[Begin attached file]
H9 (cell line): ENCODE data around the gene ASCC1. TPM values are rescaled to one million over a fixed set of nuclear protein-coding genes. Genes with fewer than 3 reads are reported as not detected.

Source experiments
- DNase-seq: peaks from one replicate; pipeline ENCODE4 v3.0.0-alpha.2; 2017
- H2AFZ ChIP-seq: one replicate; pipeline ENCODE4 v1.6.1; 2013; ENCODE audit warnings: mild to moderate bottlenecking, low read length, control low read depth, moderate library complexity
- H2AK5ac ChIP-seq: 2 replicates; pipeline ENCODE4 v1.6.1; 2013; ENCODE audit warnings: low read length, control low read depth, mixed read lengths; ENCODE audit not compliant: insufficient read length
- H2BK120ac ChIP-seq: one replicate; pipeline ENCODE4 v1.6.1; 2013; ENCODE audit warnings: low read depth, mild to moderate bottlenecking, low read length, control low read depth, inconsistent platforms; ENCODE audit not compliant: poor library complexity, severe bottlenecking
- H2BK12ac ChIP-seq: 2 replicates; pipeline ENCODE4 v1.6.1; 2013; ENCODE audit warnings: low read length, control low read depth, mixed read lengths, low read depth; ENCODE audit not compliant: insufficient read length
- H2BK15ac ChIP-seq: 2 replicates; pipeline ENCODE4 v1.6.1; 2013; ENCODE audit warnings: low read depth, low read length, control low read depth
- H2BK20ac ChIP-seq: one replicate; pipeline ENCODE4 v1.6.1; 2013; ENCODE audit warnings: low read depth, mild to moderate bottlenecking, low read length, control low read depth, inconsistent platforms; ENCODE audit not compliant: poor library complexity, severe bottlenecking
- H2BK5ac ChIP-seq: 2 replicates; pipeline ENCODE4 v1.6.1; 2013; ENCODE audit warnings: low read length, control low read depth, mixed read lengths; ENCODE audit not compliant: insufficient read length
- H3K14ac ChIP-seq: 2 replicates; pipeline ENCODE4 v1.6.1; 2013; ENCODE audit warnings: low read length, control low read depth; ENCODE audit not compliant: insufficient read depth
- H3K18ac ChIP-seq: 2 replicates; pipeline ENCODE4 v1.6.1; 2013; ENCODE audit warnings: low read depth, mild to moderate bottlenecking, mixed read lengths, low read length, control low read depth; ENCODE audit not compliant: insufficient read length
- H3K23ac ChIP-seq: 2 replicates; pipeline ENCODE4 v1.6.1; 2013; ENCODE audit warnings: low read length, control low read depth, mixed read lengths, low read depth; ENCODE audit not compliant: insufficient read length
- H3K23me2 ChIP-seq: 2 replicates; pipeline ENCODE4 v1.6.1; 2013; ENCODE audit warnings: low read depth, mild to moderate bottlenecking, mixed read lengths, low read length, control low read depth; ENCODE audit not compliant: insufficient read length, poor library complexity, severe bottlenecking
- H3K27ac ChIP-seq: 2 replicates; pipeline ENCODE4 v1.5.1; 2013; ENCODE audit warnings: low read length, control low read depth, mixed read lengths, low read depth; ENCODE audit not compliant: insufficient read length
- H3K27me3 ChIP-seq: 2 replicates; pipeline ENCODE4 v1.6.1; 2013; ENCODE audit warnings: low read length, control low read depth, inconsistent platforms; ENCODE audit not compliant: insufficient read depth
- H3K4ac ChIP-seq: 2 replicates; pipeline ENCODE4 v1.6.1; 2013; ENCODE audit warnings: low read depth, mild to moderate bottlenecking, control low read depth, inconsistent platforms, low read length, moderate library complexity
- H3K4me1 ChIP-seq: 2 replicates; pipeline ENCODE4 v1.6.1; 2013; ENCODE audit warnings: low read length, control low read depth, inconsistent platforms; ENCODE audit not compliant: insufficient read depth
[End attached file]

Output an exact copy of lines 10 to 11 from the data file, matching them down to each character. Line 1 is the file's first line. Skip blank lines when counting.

- H2BK5ac ChIP-seq: 2 replicates; pipeline ENCODE4 v1.6.1; 2013; ENCODE audit warnings: low read length, control low read depth, mixed read lengths; ENCODE audit not compliant: insufficient read length
- H3K14ac ChIP-seq: 2 replicates; pipeline ENCODE4 v1.6.1; 2013; ENCODE audit warnings: low read length, control low read depth; ENCODE audit not compliant: insufficient read depth